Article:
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ONLY THREE WEEKS MORE TO MARE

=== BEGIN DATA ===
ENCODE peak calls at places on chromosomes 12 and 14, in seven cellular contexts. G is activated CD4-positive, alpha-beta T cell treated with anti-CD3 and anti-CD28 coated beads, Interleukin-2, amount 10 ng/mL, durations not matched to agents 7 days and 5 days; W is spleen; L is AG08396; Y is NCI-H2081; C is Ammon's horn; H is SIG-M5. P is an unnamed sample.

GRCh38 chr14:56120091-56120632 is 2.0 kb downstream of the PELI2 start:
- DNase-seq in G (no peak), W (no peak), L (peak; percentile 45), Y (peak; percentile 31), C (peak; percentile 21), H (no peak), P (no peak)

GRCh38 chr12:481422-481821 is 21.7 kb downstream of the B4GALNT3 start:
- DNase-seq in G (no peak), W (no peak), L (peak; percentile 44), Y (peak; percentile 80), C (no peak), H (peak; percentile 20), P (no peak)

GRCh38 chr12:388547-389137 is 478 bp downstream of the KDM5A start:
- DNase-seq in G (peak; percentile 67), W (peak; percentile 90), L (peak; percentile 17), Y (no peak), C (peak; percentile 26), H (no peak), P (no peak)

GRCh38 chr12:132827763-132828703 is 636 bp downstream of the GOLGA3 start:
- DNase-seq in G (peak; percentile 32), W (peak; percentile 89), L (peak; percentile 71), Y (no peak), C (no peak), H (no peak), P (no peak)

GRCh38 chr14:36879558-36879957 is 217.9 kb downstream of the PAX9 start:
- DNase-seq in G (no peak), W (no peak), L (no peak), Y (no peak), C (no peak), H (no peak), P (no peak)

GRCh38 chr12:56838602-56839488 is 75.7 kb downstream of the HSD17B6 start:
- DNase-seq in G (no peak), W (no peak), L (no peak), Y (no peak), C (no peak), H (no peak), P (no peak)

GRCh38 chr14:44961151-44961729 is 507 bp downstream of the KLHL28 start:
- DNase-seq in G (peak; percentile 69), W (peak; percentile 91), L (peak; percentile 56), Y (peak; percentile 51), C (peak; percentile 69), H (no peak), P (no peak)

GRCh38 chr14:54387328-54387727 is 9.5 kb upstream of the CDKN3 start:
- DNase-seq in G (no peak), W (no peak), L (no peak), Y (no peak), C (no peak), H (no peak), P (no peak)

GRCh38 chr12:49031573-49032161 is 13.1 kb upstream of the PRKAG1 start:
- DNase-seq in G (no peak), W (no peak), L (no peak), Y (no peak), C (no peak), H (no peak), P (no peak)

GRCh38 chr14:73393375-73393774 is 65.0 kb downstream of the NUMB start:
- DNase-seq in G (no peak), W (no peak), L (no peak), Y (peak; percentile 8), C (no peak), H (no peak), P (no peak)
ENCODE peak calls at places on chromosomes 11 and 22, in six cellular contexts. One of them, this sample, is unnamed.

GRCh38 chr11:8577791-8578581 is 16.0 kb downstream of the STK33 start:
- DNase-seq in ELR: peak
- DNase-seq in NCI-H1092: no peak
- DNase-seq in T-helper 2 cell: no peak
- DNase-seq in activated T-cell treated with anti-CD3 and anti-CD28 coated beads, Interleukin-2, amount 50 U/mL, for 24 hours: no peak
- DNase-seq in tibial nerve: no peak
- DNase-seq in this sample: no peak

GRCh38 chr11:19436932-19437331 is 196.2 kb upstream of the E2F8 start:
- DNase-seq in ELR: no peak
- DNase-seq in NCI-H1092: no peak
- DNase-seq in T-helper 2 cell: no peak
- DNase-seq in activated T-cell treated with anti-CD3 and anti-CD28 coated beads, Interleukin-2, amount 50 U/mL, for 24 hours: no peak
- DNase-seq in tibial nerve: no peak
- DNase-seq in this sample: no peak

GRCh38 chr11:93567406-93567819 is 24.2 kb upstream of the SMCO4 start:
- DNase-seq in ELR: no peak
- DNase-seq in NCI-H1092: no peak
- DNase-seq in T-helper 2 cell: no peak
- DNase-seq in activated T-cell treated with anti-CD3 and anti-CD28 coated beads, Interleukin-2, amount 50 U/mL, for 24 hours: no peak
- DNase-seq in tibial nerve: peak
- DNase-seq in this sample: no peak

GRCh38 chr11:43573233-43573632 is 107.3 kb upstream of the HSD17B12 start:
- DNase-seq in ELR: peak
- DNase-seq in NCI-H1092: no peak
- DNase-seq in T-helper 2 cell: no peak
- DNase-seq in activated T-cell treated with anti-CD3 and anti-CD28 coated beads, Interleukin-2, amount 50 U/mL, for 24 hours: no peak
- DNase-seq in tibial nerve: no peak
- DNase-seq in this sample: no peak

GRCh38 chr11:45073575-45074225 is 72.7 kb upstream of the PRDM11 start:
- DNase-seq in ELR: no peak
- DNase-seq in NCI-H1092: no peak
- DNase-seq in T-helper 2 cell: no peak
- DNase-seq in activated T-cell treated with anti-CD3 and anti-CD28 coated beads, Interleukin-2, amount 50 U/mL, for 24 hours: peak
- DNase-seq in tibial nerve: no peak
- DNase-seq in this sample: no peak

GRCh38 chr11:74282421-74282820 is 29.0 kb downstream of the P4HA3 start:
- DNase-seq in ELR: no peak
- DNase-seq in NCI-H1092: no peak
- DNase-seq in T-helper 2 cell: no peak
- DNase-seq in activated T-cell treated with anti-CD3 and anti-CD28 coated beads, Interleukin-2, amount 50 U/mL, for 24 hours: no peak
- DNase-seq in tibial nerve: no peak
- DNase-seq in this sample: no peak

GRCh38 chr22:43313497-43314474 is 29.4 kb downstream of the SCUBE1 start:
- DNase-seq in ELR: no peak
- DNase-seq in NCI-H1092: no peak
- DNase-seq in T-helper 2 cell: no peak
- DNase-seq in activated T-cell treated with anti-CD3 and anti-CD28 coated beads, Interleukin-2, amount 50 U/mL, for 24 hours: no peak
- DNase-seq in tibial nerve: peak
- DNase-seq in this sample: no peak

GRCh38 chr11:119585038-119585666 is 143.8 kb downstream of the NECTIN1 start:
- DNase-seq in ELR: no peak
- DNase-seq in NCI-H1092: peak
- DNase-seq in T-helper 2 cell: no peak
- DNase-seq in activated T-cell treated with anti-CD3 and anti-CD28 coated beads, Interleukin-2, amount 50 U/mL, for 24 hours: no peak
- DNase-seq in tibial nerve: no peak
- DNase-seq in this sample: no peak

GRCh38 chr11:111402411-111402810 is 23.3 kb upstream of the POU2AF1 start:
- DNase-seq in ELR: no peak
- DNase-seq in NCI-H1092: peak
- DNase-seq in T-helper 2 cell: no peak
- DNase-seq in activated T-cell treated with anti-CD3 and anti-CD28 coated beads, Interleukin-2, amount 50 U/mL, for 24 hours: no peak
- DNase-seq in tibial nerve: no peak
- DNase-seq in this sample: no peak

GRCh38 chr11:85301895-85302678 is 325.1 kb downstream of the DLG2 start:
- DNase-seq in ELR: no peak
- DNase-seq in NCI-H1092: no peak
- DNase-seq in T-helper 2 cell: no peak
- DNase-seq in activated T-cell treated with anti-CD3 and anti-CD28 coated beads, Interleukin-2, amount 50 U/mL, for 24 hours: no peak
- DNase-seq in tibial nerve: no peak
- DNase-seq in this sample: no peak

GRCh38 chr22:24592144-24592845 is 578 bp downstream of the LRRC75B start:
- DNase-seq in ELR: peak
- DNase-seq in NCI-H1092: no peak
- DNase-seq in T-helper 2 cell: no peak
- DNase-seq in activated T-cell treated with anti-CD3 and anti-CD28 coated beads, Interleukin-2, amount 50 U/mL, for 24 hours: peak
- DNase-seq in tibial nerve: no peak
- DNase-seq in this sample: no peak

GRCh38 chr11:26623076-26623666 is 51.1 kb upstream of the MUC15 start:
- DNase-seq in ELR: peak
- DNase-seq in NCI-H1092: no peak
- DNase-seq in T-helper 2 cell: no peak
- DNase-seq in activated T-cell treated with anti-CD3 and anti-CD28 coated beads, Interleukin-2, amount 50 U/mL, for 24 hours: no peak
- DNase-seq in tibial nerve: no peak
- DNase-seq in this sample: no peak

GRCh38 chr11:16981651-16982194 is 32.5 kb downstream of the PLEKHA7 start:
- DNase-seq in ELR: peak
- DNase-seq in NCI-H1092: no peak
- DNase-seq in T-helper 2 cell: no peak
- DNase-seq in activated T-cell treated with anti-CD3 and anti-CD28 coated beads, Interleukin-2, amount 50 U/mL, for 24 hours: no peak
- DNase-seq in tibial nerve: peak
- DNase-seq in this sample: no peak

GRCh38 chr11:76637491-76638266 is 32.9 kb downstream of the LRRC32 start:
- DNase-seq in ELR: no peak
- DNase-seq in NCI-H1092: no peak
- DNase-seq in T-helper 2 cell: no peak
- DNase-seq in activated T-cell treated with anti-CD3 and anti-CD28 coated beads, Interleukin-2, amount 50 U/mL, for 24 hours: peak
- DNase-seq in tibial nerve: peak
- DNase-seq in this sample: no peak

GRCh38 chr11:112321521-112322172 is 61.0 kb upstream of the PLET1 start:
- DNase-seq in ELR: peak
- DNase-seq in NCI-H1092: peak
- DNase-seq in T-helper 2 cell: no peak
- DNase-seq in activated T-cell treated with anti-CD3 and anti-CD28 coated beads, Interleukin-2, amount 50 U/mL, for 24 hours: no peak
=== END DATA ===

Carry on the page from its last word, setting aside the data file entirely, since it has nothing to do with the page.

YOUR XMAS SELECTION To assist yon to make your Christmas gifts we would suggest any of the following articles. We have lots of others to choose from and will hold any article until you are ready for it. CAD HIM Cigar Box, Tie Rack, Military Brush Set, Bath Robe, 1 VH Illiil Smoking Set, Paper Cutter, Silver Match Safe, Um brella, Collar and Cuff Box, Tobacco Jar. CAD HCD Set of Furs, Leather Handbag, Silk Waist, Umbrella, run licit pine Handkerchief, Manicure Set, Silver Embroidery Scissors, Siik Kimonn, Kid Gloves, Head Scarf, Sweater, Silk Hose. PHI? THF f H1I nUCX A*r P?P Gun, Doll, Doll Carriage, TV!! 1I1L villX<l/I\Lli Water Pistol, Games, Bureaus, Chairs, Japanese Blow Toys, Mechanical Toys, Target Outfit, Pianos, Bugles, Swords, Spelliug Board, Sewing Machines, Typewriter, Tops, Dishes, Doll Beds, Banks, Skipping Ropes. FflR RARV Rattles, Rubber Dolls, Blocks, Large Rubber Ball, 1 l/I\ Drill 1 Animals, Noah Ark, Return Balls, Cute Blankets, Coats, Hoods, Mitts. CAD HOIHP Table Linen Set, Couch Cover, Lunch Cloth, Dresser 1 UU IlUiflL Scarf, Curtains, Blankets, Comforter, Portieres, Pic tures, Electric Lamps. B. n. Behrends Co., Inc. 'Phone 5 JUNEAU, ALASKA DOLLS! DOLLS | DOLLS | 10 PER CENT i * DISCOUNT | ft ON ALL | DRESSED DOLLS! Where price is $1.00 or up \ . 1. O'Connor Ulbolesale and Retail Dealer in erclwndisc LODGE DIRECTORY. K. of P. The Noria Star Lodge, No. 2, K. of P., meets every 1 THURSDAY EVENING at S o'clock in Odd Fellows Hall A. B. JEHXKE, C. C. CHAS.A. HOPP, K. of K.&S. Fi-itiuvr Knigrht# invited. Douglas Aerie, iNo. 117* F. 0. E. Meets every Second and Fourth Wednesday Night of the month at 8:00 o'clock At the Douglas Fraternal Hall All visiting Brothers invited to attend. M. S. HUDSON, W. P. JOHN STOFT. Secretary. Gastineaux Lodge No. 124 F. & A. M. Lods^? meets second und fourth Tuesdays of each montL. WM. STUBBINS, W. M. J. N. STOODY. Secy. Alaska Lodge No. I, 1. O. O. F, Meets every Wednesday evening in Odd Fellows Hall V:siti:i2 brothers always welcome. L. W. KILBURX, N. G. JOHN LIYIE, Kee. Sec. Aurora Encampment No. i meets at Odd Fellows' hall first and third Saturdays, at 8 p.m. Brothers of the Koyai Purple are cordially invited. J. H. McDONA LD, C. P. HUGH McRAE, Scribe. Northern Light Rebekah Lodge No. i meets at Odd Fellows' hall second and fourth Saturdays. Yisitors are cordially invited. MRS. MARY RUSSELL. N. G. Auk Tribe No. 7, Imp. 0. R. H. MEETS EVERY MONDAY EVENING at 8 o'clock nt Odd Fellows' Hall Visiting: Brothers Invited. WM. JUHLIN, Sachem. WM. H. KELLY. C. of R. Tread well Camp No. 14, A. B. ARCTIC BROTHERS MEET EVERY TUES DAY NIGHT, at 8:00, at Fraternal hall. J. F. TOMPKINS, Arctic Chief. R. McCORMICK. Arctic Recorder. PROFESSIONAL Harry C. DeVighne, M. D. GENERAL PRACTICE Office ? Third and D Streets Office Hours i to 5 and 7 to 9 p. m. 'Phone 401 W. E. Stoft, D. D. S. DENTIST OFFICE: Over Douglas City Meat Market HOURS: 8 a.m. to 12 m., 1 p.m to 5 p. m Evenings by appointment Phone 3-8 - DOUGLAS C. F. Montgomery, M. D. PHYSICIAN ? SURGEON WOMEN and VENERIAL DISEASES Albert R. Sargeant, M. D; general practice Office? Third St., Opposite O'Connor's Store Office Hours? 9 a. in. to 12 m.; 1 p. m. to 5 p. m.; 7 p. rn. to 9 p. m. Telephones? Office 5-2; Residence 5-2-2 The Northland The Latest News, from Reliable Sources, Concerning the Great North, Condensed. Information for Everybody. Alex Grillos, an old timer at Dawson, was drowued at 79 below on Bonanza. Ed Smith, chief of the Dawson fire department, is dead of Bright's disease. Walter Swan has resigned as agent for the Pacific Coast S. S. Co. at Ju neau. Two Kake Indians were drowned Thanksgiving Day. Their gasoline boat blew up. Who said Skagway's ambition was buried up there in the grave with "Soapy" Smith? ? Alaskau. Brisk travel over the Dawson trail is reported. A large portiou of the jour uey is still made on wheels. E. S. Harrisou, publisher of the Alas ka Yukou Magazine, died recently at Seattle, after a long illness. S. W. VVible, a California bauker who has large holdings on Kenai peninsula, has sold to Spokane capitalists. ? A Creole woman, supposed to be af- j flicted with leprosy, is being held on ; the government reserve near Seward. j A Fairbanks couple are celebrating ! the birth of their eleventh child. It is not strange, but their name is Russell. The starting of a stamp mill atChena wa a made the occasion for a big cele bration and au excursion was ruu from Fairbanks. The VVhitehorse Star says that the Big Thing mine at Carcross has re sumed operations which will continue indefinitely. Gold was discovered on Otter creek, a tributary of the Iditarod on Christ mas day, 1908, by VV. A. Dikeman and John Beaton. High school students at Cordova re cently debated the question, "Re- : solved? That baseball is a better game than football." Forty-one horses shipped from Cor dova to Seattle on the steamship Olympia were killed by the rolling of the ship in the heavy seas. The output of the Hot Springs dis trict this year is nearly a .half million, and the knockers are beginning to wake ? up, says the Yukon Valley News. Two customs mills, aggregating 20 stamps, will be busy crushing out gold from the quartz of the many mines ad jacent to Valdez next summer if the plans of the Chicago-Alaska Develop ment company mature. The school of mines at the University of Washington opens on January 4th and lasts three months. No examina tions are required for entrance and there are no charges except for books and materials actually used. Indians in the Mt McKinley district : are said to be on the war path. The re port states that several whites have been killed and prospectors'and miners are in danger. Dr. Cook admits he faked the North Pole story, but claims temporary in sanity. Many think he was suffering from just such an affliction when he told his Mt. McKinley story. United States Marshal H. K. Love, of the Fourth judicial division, who, it was reported, would resign his position this fall, announces that he will not hand in his resignation until next April. The steamship Northwestern, enroute from Seattle to Cordova, was wrecked on Dec. 2 near San Juan islands. The passengers were taken off in safety and there is a prospect that the ship can be saved. The Seattle chamber of commerce has . appoiuted a special committee to co operate with Gov. Clark of Ala8ka on plans and measures calculated to pro- , mote the development of Alaska's re- | sources. Four hundred thousand dollars in sight is the report on the Seward Gold company's property ou Groundhog creek, says the Gateway. This is on a basis of $200 per ton, although repeated assays show the average to run nearer $350 per ton. Dan Kennedy, who for several win ters past has conducted an indepeudeDt ! stage line between Valdez and Fair banks, has sold out to the Northern Commercial company, who will use the outfit ou its mail service between Fair banks, Hot Springs and Tanana. During the past two years Ave men who have gone to the headwaters of the Koyukuk river prospecting have disap peared, leaving no trace. It. is believed that the prospectors have met death at the bauds of Indians, who have mur dered the men for their outfits. The man who runs the Seward Gate way complains bitterly because of the lack of support. He says: "It's a good thing this writer has a small appetite, has prospected sufficiently to enable him to sleep uuder a tree, or any other old place, sells a gold mine occasion ally, and is a remittance man." The month just closed was the mild est November ever known in the his- j tory of the country, 21 below zero being the coldest registered at this place at any time in the month. It is seldom that the month of November passes without about ten days of from 40 to 50 : below weather, but in November this year there were less than half a dozen mornings when the temperature was even down to zero. ? Whitehorse Star. Seattle.? Unusual interest in the wild animals of Alaska is shown|by Eastern ers. according to the quarterly report of the local customs office. In July, August and September the number of permits issued by the customs office to bring in game speoimens exceeded that of any previous season both in num ber and variety of animals. Mountain sheep, caribou, bear and moose, con signed .both to museums and to indi viduals, are named in the majority of j the permits. ' Unknown persons placed powder, caps and fuse in a stove in the cabin of Pete Canavera, a workman at the Beat son mine at Latoucbe. When a fire was built in the stove an explosion fol lowed that wrecked the cabin and so badly injured Canavera that he will be disfigured for life. John Scharle,the Fairbanks gardener, raised 15 tone of cabbage on half an acre of ground. The heads were all of immense size, many weigbing30 pounds each. The heads were so large that j Scbarle found considerable difficulty in selling them to families, but the restaurant keepers and mine operators were eager buyers. Knik and the country contiguous? including the Mantanuska and the broad, fertile Susitna valley ? has been called the "garden spot of Alaska." Seventeen homesteads have been lo cated in this district and the settlers are putting up substantial residences, barns, etc., and preparing for agricul- 1 tural pursuits on an extensive scale. Plans are already being made for an agricultural fair to be held at Knik, September 1st, 1911. This will be the first of its kind ever held in Alaska. It may be of interest to know that a ! large amount of the spuds that are to be consumed in this section this wiuter was raised right here in Alaska ? the home of the iceworm aud the swamp mosquito. The matter has no signif icance whatever beyond the fact that we may all be living on Alaska grown btaples within the next few years, and that we can utilize our own gold dusf to pay for our own products, instead of seuding the bullion to the people of the Outside, where they merely use it for buying automobiles. ? lditarod Pioneer. There is a movement under way to have a poultry and pet stock show here j in Skagway some time in January. The j idea seems to have met with universal ; favor among the owners of thorough- j breds and it is surprising how exten sive is this list of owners of blue blooded chickens. There are enough of them alone to make the show a sue- , cess in attendance, but of course a great many outsiders will be induced i to attend. Skagway will be surprised to learn there are sixteen breeds of thor oughbred chickens in the place, not counting two varieties of the bantam family. There are three varieties of duck, three of geese and three of pigeons. ? Alaskan. That the ore of the Valdez district goes down and increases in richness with depth is assured if the Cliff mine may be taken as a standard by which to judge other properties of this vicinity, practically all of which are identical in character with that of the now famous property. The shaft now being sunk on this property has reached a depth , of more than 70 feet and the vein in the bottom of the shaft has widened to more than three feet. Not only has , the ore widened, but the ore carries ! values far in excess of those found on ; the surface, running in places to thoa- j sands of dollars per ton, and to this fact is due the steadily increasing amounts of the weekly cleanups.? Prospector. I "What seems to be needed in Alaska more than anything else," said Attorney General Wickersham, upon his arrival at St. Paul after his 6,000-mile tour of the territory, "is the placing of some power in one spot, where a general oversight may be had regarding Alaska as a whole and where regulations ap plicable to one part of the territory may be intelligently modified when they are found to be inapplicable to another part." It is to be hoped that the "one spot" referred to will not be Juneau. There are four one-spots and a joker in every deck of card?. The way Juneau plays the political game is to hold the "one spot" and throw the rest of Alaska into the discards. ? Fair banks Times. Tho Columbine recently placed a light on Midchannel rock in Valdez narrows. The light is one of the latest models adopted by the lighthouse board for this class of light. It is known as a blinker, from the fact that iustead of showing a steady light it is intermittent, giving a flash of ten sec onds duration each minute, the mech anism for producing which is driveu by clockwork. The flame is produced by acetylene gas, but unlike the older models does not produce the gas from carbide. In the place of the compli cated and daugerous mechanism of the latter, tanks of compressed acetylene gas are used. These tanks are eight inches in diameter and four feet long, six tauks being used in each light, this quantity being sufficient to last for about six months. John Rosene, president of the Alaska Midland railway, has an article in the November Columbian that is one of the best expositions of Alaska past and present that has ever beeu put in print. Not only is it historically cor rect a9 to the past and up to the pres ent day; but his irrefutable logic out lines a future that can hardly fail to materialize. While the writer treats of Alaska in its entirety and with a faith ful hand traces what exists in each particular section of the country, he has giveu no comment prejudicial to any other portion of the great territory. The following paragraph will be of par ticular interests to the people of Haines and vicinity on account of the hope which exists among us that the day is almost here when Haines will be on the map in large red letters: "From the Chilkat river in Southeastern Alaska to the upper part of the Tanana river in central Alaska for a distance of I about three huudred miles, stretches of what appears to be the greatest copper belt in the north, if not in the world. Part of this territory is iu British Col umbia and the Yukon Territory. In the Chilkat mountains exist large de posits of high grade copper glance and bornite ores, as well as rich sulphides and chalcopyrites; and in the same vi cinity also exist silver and lead ores in large quantities; and in olose proximity are to be found iron, lime and coal. At the headwaters of White river, as well as along the tributaries of the Tanana river, exist amygdaloid ores of the same character as those that have made the Michigan Peninsula famous for the production of great wealth to their owners." ? Haines Pioneer Press.